Falling Away


I’d never expected to see her again.

But six long months after she left me without so much as a goodbye I walked into my apartment after a night of drinking—a typical night, in other words—and there she was. It was like she’d never left. She sat in her customary spot at the end of the couch, feet curled under her like a cat, wispy cigarette smoke forming a fallen angel’s dirty halo over her head, open bottle of Jameson’s on the end table.

And she looked even more beautiful than she had the last time I saw her.

I stood in the doorway trying to be pissed off and failing miserably. If there’s such a thing as righteous anger, I figured the nature of her departure gave me every right to throw some around.

I couldn’t pull it off. I couldn’t pull off a goddamned thing except a jumbled-up mix of emotions I thought I’d finally begun to put to rest.

She watched me with a hint of amusement dancing in her eyes, saying nothing, letting me work through whatever I needed to work through.

“How’d you get in?” I finally managed. The hitch in my voice came through as plain as day and I hated myself for sounding so fucking pathetic.

No answer.

“For that matter, how the hell did you find me?” I’d cleared out of our old place in record time after she left, unable to face the memories every night in that empty space. I found out quickly that I couldn’t handle sharing an apartment with the ghost of what we’d once had.

She raised her eyebrows and this time I thought she would answer, but I was wrong.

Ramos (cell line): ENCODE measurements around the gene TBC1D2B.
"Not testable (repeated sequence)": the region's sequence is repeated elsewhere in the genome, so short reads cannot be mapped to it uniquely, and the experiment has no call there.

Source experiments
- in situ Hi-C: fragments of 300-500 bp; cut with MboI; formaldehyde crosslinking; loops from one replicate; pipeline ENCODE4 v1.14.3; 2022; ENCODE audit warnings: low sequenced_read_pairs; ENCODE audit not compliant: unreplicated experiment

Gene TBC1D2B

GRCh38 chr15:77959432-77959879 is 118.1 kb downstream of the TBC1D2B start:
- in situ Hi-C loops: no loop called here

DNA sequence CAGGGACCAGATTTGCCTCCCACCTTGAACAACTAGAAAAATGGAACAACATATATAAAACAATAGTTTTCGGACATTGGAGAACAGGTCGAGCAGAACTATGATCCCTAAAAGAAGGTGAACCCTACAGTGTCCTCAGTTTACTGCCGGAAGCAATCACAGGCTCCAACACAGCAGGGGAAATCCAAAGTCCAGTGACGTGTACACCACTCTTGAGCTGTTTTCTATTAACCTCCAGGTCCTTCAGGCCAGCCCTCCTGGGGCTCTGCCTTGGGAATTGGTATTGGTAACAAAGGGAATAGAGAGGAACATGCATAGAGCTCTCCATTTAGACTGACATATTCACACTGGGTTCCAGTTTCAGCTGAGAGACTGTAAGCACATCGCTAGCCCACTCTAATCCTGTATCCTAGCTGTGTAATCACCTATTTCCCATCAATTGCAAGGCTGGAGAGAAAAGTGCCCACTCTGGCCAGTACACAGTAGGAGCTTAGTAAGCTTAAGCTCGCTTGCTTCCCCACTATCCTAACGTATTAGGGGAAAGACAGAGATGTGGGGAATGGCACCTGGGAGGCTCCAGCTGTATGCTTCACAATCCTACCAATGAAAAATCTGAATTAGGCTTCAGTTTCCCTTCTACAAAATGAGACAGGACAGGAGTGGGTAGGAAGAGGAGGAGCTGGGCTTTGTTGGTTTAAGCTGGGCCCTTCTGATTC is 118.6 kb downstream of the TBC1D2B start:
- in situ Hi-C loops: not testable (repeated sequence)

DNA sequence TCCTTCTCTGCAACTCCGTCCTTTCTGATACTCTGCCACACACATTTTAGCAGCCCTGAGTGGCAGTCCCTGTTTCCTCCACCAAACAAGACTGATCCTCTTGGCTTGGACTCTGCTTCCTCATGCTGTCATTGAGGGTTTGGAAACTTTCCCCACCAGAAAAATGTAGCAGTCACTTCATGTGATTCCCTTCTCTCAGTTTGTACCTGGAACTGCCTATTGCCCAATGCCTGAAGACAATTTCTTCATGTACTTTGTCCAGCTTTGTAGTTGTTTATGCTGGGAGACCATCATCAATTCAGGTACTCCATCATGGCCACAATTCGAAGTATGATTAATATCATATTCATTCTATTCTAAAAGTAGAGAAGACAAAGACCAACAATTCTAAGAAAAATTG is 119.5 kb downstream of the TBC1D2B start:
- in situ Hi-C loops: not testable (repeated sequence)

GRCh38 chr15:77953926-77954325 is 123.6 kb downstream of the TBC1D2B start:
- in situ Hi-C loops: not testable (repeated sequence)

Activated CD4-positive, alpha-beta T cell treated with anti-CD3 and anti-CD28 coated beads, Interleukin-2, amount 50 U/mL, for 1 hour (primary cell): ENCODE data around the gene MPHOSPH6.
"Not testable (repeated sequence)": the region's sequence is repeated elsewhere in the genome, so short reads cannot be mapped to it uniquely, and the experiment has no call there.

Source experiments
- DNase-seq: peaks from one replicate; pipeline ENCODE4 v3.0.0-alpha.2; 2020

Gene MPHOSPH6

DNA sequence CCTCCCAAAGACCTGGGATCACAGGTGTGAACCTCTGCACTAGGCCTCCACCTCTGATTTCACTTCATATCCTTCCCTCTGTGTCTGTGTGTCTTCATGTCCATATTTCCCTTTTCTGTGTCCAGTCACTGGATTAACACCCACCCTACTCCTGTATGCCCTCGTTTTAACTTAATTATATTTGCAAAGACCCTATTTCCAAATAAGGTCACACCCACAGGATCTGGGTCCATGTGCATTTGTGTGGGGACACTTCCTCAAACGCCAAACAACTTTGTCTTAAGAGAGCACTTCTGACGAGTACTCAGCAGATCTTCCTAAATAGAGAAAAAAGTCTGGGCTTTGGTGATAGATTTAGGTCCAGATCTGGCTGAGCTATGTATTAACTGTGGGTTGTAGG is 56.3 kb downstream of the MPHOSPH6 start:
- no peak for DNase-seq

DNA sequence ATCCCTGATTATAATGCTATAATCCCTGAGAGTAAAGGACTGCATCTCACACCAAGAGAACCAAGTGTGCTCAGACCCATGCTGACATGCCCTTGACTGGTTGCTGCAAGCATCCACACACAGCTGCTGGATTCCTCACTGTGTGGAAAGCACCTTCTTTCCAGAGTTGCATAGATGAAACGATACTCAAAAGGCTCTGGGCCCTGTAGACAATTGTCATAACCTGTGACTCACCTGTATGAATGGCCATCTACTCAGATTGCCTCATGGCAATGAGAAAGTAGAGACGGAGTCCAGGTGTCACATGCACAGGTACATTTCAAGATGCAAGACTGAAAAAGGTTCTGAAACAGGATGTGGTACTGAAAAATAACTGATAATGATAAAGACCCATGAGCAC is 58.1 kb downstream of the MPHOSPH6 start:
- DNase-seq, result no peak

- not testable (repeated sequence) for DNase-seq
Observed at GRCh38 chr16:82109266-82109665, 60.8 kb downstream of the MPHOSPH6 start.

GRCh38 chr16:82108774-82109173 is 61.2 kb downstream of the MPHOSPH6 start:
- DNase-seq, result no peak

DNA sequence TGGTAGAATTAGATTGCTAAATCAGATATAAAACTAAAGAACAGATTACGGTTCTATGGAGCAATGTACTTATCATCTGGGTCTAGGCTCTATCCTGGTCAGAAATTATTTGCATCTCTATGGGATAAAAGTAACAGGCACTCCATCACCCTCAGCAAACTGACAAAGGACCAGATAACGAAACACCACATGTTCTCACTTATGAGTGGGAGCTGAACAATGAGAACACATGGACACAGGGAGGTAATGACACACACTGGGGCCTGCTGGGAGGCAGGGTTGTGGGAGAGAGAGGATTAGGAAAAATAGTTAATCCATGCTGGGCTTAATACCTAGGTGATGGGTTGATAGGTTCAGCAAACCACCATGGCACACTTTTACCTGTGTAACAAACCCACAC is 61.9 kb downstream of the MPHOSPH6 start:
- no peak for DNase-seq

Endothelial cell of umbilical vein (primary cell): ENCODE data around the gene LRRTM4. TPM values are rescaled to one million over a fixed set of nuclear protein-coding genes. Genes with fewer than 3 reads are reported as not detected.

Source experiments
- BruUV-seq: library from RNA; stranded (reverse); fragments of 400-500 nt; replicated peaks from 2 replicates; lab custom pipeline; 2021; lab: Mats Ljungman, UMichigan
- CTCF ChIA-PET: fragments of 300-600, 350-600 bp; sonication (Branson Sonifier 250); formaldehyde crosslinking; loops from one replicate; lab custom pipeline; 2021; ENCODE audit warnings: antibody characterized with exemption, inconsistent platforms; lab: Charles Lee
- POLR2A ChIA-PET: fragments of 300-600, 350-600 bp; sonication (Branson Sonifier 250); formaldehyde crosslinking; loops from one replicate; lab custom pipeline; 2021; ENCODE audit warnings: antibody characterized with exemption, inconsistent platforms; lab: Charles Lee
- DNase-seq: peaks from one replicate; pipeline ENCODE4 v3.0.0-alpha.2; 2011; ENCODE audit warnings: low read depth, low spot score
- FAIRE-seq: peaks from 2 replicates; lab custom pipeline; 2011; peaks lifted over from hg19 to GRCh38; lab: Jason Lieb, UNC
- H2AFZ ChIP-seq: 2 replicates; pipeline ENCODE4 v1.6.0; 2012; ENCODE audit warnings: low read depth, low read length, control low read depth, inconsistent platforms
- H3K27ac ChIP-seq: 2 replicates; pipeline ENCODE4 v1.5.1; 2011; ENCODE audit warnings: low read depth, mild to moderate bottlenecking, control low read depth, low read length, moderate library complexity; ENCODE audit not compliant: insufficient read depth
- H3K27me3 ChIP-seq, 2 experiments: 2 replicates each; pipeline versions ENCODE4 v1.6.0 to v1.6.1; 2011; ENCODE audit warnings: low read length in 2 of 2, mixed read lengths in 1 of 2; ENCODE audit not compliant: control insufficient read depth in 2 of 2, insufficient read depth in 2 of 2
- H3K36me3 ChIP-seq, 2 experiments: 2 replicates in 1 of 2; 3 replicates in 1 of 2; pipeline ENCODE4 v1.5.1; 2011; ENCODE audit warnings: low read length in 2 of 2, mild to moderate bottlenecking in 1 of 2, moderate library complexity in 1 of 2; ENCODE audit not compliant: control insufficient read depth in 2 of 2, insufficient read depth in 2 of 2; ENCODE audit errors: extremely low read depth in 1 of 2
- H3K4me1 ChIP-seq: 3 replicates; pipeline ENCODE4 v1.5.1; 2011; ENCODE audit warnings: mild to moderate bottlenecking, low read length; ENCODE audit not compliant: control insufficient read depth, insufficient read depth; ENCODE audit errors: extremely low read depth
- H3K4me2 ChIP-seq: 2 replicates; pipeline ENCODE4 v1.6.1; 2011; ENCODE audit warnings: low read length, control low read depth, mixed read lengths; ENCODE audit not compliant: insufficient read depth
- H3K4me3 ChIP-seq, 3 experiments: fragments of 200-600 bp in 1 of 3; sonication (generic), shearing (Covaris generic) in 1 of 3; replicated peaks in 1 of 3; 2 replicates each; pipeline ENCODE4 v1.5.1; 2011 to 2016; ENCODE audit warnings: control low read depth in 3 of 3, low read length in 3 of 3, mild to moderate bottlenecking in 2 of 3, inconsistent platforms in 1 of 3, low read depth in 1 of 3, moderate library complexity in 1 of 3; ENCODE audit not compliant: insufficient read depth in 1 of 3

What difference did it make, anyway? If anyone could find me, it would be her. And as far as getting in without a key, well, the building had a live-in super and she’d always possessed the near-mystical ability to get men to do anything she wanted.

Including me. Hell, especially me.

I tried a different tack. “You back to stay? Or are you going to take off again when I least expect it?” It was as close as I could come to mustering that righteous anger, and another failure. I sounded weak, like a guy who’d had his heart torn in half one too many times.

I tossed my jacket over the back of a chair and stumbled through the living room. “I’m going to bed,” I said. “Join me if you want.”

She was still sitting there when I passed out on top of the covers.


Six long months, and seeing her brought everything rushing back like it had happened just yesterday.

I was the one who found her, lying delicately on the end of the couch, open bottle of Jameson’s on the end table next to the empty pill container. I was drunk that night, and confused, and did a ghastly triple-take before I realized she wasn’t just sleeping.

She left no note.

No explanation.


I’d known she was broken, but aren’t we all broken?


I’ve started coming home later and later. My routine is fully established now: work all day, drink all night, close the bar and stumble home.

Every time I come through the door I’m half afraid she’ll still be there and half afraid she won’t. I’ve come to the conclusion she’s only here temporarily, and this time when she leaves, there’s no coming back.

And that’s terrifying.

As you might imagine, I’ve given it a lot of thought, and I think I know why she returned even though she still hasn’t said a word about it. She came back to get me. She didn’t abandon me six months ago; she left to pave the way for our future together.

That future begins now.

She wants me to leave with her when she goes this time.

And I think I’m ready.

~ fin ~

Allan Leverone is the author of eighteen novels in the crime, thriller and horror genres, as well as a 2012 Derringer Award winner for excellence in short mystery fiction. He lives in Londonderry, NH with his wife of nearly thirty-five years, three grown children and two beautiful grandchildren. Connect on Facebook, Twitter @AllanLeverone, or at AllanLeverone.com.